Province to hire hundreds of COVID-19 contact tracers

Contact tracing works by following up with each person who has tested positive for COVID-19 to understand who their contacts may be.

The provincial government will hire about 500 people to increase contact tracing around British Columbia.

The announcement of the additional health-care sector hiring was made by Premier John Horgan, Health Minister Adrian Dix and Provincial Health Officer Dr. Bonnie Henry at a press conference on Wednesday and comes amid a steady increase in COVID-19 cases in B.C.

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"We want to make sure people are kept safe in any COVID-19 outbreak and one of the ways to do that is through strong contact tracing," Horgan said. "These new contact tracers will provide an extra layer of protection by jumping into action as soon as there is an outbreak, and will start their detective-style work to find out who may be infected in order to protect all British Columbians."

Contact tracing works by following up with each person who has tested positive for COVID-19 to understand who their contacts may be.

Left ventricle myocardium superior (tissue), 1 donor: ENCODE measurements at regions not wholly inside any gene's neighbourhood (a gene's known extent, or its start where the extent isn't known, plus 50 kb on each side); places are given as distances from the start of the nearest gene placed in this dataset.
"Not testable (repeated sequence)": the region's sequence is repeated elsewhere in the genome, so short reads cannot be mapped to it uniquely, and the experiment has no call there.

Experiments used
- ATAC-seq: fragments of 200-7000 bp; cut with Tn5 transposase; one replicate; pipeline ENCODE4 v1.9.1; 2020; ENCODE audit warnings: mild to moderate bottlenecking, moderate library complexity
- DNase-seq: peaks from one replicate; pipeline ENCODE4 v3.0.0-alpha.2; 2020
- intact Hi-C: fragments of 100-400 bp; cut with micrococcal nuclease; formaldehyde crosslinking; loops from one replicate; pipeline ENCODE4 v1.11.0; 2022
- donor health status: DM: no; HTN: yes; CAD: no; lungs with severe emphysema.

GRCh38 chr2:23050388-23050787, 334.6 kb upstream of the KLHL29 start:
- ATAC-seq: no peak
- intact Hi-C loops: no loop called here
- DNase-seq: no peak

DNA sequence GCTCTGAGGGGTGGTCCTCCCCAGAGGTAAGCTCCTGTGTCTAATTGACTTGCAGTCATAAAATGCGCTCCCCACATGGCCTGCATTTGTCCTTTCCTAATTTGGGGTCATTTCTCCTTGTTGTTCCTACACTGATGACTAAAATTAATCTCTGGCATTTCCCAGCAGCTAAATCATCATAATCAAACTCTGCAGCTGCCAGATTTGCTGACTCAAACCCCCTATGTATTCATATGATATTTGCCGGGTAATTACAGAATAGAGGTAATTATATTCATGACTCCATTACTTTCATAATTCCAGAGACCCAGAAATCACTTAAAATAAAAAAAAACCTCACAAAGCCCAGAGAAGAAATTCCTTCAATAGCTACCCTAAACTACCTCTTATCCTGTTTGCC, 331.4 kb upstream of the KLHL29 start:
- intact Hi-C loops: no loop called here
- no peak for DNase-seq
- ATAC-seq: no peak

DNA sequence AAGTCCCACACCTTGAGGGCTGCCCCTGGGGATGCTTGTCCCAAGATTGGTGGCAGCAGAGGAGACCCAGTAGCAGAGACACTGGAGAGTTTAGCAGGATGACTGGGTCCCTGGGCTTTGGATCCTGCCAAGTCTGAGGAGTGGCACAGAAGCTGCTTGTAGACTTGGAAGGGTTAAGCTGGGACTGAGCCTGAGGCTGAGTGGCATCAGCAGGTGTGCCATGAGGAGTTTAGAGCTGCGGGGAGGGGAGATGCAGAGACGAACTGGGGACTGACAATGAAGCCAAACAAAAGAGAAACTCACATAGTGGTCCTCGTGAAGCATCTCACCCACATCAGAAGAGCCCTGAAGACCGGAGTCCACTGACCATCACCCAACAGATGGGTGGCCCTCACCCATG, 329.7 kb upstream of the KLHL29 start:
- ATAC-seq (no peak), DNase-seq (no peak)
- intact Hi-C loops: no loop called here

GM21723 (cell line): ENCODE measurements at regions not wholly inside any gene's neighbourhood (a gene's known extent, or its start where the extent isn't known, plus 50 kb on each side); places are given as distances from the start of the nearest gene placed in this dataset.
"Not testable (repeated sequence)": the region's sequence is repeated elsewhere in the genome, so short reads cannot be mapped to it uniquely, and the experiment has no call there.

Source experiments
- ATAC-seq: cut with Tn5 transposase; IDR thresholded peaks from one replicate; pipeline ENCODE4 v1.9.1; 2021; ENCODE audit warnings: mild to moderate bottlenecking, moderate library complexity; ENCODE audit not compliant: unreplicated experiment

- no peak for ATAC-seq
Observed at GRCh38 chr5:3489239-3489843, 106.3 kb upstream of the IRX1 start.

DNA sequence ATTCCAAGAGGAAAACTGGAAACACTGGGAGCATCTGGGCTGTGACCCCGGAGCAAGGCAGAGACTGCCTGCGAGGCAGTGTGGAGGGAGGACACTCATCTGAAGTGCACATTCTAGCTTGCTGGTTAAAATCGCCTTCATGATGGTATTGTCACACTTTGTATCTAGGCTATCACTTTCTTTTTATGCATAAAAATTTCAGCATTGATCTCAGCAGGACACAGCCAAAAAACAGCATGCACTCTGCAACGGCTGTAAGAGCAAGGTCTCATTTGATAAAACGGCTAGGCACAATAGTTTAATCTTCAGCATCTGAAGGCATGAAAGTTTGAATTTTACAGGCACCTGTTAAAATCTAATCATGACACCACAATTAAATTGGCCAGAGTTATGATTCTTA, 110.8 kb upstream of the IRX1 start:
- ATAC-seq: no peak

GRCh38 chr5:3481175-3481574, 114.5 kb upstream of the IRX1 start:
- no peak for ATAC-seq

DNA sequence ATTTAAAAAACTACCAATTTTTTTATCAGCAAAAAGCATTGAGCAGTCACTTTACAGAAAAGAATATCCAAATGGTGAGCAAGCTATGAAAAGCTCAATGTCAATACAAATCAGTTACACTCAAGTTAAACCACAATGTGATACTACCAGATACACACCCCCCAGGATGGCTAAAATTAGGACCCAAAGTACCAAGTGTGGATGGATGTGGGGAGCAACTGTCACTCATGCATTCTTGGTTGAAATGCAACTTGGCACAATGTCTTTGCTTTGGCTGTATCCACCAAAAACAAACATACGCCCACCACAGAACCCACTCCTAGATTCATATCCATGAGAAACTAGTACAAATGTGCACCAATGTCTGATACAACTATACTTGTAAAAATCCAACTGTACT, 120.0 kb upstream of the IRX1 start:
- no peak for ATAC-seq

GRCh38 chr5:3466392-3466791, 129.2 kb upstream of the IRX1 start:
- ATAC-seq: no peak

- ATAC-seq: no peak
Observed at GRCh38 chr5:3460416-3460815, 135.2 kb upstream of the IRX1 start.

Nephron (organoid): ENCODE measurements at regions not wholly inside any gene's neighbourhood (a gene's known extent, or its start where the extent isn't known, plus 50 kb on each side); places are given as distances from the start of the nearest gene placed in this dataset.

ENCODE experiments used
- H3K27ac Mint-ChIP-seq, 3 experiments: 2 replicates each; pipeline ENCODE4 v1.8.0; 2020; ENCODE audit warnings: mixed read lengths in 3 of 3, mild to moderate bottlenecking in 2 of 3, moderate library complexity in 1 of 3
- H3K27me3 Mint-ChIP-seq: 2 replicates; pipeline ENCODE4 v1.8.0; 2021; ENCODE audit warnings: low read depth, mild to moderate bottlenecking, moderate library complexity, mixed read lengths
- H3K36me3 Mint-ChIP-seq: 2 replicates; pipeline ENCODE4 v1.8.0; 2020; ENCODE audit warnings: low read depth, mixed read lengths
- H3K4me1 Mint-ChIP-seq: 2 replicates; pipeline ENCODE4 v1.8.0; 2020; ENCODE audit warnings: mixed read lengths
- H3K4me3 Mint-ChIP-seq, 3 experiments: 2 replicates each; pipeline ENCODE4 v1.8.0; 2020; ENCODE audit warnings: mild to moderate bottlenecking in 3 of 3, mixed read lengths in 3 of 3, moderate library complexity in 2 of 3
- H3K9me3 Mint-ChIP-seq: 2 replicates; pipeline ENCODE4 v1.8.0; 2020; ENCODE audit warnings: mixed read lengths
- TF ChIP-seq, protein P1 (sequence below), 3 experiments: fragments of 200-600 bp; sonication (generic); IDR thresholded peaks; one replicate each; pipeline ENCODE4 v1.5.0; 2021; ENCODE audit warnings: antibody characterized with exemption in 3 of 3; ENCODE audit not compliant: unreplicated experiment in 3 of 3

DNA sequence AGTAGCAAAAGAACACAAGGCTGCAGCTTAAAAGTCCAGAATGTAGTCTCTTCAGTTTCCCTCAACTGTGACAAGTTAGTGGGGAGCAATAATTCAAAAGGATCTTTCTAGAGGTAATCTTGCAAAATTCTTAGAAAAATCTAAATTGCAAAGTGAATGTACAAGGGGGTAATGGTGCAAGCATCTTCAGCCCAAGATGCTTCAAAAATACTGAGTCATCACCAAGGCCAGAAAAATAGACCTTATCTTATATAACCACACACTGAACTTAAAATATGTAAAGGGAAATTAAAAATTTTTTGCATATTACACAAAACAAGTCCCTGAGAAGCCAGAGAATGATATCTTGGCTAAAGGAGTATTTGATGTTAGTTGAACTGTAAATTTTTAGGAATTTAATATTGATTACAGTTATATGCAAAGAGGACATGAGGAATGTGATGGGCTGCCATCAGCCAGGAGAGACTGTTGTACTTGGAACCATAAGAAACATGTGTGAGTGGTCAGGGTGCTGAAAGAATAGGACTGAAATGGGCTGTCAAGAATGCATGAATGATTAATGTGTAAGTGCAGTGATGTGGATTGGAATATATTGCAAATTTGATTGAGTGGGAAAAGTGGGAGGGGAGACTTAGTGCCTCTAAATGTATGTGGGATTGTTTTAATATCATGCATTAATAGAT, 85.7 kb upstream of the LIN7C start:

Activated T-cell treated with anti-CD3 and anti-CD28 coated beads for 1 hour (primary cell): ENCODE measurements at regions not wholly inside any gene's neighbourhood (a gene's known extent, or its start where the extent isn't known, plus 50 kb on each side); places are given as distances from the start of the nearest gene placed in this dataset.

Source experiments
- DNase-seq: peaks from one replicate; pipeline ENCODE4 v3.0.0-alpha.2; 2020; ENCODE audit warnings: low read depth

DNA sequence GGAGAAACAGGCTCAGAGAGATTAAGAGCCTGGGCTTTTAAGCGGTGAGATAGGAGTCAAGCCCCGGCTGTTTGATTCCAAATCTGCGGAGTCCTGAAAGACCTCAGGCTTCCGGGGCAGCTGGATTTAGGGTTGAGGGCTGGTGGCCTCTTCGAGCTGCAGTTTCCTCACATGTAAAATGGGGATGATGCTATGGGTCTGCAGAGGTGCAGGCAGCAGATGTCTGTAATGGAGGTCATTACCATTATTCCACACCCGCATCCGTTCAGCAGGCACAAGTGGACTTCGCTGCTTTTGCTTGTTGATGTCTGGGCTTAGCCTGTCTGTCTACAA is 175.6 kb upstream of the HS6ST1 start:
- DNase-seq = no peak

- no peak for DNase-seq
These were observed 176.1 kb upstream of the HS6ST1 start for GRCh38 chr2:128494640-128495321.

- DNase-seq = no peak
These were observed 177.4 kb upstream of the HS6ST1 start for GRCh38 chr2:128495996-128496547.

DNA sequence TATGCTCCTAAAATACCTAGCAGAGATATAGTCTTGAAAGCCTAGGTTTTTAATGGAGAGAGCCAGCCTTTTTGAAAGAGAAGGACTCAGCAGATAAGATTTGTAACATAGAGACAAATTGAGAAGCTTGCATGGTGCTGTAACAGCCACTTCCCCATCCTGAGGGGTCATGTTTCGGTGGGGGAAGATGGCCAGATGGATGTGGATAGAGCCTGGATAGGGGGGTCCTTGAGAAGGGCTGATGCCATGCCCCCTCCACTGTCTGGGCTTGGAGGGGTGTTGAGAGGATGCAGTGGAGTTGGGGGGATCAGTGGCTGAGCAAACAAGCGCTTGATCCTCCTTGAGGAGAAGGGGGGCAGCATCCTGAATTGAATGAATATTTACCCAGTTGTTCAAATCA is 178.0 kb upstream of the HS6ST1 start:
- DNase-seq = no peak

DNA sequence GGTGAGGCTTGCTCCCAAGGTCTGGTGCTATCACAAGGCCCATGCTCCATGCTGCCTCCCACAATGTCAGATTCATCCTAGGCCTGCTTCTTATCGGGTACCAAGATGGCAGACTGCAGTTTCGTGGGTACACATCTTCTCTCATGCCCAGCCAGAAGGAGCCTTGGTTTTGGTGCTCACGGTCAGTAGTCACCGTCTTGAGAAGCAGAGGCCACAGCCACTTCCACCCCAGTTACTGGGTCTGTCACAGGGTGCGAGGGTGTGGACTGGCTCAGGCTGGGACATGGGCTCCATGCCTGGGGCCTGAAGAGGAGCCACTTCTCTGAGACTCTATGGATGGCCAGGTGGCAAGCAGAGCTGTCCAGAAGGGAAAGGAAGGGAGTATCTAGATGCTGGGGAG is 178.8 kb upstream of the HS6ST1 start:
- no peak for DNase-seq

Health authorities' public health teams typically have staff who do contact tracing of communicable diseases as part of their regular work. However, given the scale of the response needed for COVID-19, the government felt additional supports were necessary.

"As we have seen in recent weeks, strong contact tracing is absolutely crucial when dealing with community outbreaks as we slowly and safely increase our contacts," said Adrian Dix, Minister of Health. "Our health-care workers have gone beyond the call of duty during the pandemic and we are putting out this call to these dedicated professionals to bolster our contact tracing capacity and prepare us for a potential surge of COVID-19 in the fall."

The contact-tracing positions will be temporary and those hired will be recruited by the Provincial Health Services Authority and the regional health authorities.

The new hires are expected to begin work in September and will be employed until the end of March 2021, with an extension if needed.

Dix said some of the positions will also help to support public health services, such as providing education in communities and possibly immunizing for influenza and other diseases.

"When there is a community outbreak, time is of the essence," Henry said. "These new contact tracers will work with existing public health teams to help track down all those who may have been exposed and support people to self-isolate when necessary. This role becomes even more crucial to contain the spread as we continue to open up our schools, economy and social activities, and as we prepare for the upcoming cold and flu season this fall."

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